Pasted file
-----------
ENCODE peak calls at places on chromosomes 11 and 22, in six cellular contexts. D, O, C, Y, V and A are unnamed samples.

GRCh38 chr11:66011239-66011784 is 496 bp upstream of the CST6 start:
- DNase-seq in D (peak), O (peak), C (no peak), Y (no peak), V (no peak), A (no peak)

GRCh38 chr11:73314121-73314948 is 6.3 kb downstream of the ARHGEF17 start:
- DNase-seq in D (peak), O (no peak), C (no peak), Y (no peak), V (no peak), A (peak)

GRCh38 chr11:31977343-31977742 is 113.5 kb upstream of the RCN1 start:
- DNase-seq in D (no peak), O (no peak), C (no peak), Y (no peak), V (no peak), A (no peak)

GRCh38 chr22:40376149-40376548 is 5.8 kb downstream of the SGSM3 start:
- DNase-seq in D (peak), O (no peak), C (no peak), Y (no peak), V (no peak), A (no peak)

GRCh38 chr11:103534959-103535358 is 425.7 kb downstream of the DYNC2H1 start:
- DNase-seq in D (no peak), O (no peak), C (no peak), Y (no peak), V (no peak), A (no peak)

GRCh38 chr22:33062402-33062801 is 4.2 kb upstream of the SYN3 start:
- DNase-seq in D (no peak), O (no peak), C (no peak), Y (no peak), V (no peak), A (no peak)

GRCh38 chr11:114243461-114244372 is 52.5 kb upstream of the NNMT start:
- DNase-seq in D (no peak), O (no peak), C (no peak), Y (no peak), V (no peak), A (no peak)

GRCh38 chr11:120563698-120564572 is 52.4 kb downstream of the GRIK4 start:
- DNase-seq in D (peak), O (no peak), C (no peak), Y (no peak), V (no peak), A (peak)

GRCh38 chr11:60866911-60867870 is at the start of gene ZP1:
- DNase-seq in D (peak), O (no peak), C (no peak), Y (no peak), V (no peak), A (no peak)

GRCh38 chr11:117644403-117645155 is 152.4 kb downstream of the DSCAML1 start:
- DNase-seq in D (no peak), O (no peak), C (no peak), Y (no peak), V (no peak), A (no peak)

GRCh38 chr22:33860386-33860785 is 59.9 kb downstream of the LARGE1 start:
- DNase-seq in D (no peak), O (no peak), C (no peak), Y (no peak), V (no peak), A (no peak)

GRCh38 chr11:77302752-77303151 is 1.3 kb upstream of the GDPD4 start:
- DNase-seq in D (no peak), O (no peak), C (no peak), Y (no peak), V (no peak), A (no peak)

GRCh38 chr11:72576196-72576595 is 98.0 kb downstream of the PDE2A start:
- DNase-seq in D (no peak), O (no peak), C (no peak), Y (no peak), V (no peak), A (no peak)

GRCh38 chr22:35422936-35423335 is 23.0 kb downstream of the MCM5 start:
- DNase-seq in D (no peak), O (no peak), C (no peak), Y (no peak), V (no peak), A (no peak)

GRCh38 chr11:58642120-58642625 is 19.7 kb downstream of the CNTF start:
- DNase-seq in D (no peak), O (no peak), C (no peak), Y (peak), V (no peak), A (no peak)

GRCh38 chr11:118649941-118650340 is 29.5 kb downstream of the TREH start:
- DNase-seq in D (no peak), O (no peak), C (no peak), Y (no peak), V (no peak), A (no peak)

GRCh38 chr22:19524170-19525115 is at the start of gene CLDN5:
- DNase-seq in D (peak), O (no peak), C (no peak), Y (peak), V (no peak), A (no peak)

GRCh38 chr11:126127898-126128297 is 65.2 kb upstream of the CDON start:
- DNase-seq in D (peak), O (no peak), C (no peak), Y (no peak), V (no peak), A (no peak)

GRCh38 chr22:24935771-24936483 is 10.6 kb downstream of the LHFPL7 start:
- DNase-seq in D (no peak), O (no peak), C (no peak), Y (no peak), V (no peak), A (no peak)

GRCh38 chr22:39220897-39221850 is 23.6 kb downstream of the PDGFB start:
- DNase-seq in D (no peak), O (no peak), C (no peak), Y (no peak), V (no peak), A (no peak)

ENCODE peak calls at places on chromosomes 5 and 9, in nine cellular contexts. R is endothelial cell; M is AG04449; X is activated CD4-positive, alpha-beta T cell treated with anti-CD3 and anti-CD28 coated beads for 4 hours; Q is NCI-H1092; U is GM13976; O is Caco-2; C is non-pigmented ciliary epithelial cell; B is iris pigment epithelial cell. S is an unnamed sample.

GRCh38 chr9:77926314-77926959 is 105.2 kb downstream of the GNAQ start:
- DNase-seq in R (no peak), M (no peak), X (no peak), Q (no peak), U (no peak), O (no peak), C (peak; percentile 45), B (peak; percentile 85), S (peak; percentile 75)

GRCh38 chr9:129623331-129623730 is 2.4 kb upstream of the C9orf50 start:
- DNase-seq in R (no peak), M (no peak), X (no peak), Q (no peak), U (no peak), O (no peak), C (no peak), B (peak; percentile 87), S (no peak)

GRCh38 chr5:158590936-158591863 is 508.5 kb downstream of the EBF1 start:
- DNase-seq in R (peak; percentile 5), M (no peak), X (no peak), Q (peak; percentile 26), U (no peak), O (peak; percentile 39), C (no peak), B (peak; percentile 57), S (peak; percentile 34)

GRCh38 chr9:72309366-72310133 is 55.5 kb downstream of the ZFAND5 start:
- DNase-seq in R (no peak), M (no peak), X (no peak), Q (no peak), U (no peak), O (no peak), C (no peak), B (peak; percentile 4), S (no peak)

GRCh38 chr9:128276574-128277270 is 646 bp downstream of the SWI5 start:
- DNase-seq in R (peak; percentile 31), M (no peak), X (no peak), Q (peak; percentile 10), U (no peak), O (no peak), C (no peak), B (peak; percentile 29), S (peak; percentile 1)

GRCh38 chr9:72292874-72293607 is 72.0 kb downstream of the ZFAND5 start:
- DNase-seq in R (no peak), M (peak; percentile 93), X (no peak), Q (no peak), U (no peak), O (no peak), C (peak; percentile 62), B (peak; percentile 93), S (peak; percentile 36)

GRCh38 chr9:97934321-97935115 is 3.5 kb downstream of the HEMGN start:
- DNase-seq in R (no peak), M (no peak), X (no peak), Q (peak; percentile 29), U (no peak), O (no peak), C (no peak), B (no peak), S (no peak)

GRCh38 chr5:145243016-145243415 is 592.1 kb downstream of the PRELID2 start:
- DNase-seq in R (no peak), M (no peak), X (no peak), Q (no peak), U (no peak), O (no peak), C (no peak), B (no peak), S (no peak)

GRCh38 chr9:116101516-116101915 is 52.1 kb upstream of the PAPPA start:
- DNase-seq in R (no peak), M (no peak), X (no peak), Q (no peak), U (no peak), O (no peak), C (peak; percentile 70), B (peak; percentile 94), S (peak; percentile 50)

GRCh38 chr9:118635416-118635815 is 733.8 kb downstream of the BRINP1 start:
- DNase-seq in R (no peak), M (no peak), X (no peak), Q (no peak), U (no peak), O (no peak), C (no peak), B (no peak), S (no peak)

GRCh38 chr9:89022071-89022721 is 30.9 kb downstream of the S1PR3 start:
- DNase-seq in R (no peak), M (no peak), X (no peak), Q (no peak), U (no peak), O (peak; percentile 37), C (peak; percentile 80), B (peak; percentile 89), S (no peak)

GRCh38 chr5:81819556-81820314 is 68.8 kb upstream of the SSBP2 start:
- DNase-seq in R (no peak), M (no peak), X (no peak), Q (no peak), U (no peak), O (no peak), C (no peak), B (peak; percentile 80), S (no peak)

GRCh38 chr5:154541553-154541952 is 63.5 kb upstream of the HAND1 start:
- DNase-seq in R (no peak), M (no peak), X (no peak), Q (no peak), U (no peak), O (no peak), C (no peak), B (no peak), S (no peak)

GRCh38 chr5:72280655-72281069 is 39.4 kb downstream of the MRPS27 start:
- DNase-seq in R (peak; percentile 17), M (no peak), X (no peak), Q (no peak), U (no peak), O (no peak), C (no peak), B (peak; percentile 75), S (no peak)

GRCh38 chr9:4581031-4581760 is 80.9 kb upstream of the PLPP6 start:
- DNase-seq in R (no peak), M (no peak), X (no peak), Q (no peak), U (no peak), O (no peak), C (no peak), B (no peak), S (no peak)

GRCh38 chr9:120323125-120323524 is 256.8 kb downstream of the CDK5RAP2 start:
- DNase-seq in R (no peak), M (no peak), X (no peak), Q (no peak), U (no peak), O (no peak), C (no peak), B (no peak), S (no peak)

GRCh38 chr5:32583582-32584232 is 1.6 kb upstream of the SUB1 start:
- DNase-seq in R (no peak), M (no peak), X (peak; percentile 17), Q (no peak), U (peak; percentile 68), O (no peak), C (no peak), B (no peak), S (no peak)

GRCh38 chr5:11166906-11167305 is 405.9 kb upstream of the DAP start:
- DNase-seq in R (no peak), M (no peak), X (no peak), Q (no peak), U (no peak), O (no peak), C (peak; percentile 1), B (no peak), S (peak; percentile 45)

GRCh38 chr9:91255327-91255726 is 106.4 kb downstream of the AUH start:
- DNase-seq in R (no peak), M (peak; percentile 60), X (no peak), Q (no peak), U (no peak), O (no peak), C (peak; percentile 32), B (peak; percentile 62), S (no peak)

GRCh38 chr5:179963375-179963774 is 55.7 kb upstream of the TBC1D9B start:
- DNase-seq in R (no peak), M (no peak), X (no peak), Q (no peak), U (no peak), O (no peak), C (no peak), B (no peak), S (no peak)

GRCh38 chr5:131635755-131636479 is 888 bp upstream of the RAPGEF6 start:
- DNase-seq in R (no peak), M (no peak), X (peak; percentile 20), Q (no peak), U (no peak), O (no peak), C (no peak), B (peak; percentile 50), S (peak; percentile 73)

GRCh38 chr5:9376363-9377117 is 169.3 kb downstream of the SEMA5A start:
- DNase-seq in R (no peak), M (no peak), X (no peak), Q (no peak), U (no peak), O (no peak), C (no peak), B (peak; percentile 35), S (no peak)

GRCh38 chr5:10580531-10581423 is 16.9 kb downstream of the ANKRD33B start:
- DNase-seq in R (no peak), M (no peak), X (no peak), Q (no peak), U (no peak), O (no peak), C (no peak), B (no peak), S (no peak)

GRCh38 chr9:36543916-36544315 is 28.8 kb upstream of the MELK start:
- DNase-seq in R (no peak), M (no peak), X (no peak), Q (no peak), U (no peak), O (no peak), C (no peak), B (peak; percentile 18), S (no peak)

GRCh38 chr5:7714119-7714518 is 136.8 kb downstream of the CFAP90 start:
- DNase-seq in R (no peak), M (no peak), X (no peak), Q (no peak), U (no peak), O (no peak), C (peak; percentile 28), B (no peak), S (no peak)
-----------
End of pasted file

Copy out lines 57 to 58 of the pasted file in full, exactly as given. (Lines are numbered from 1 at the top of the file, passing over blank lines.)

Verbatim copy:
GRCh38 chr5:145243016-145243415 is 592.1 kb downstream of the PRELID2 start:
- DNase-seq in R (no peak), M (no peak), X (no peak), Q (no peak), U (no peak), O (no peak), C (no peak), B (no peak), S (no peak)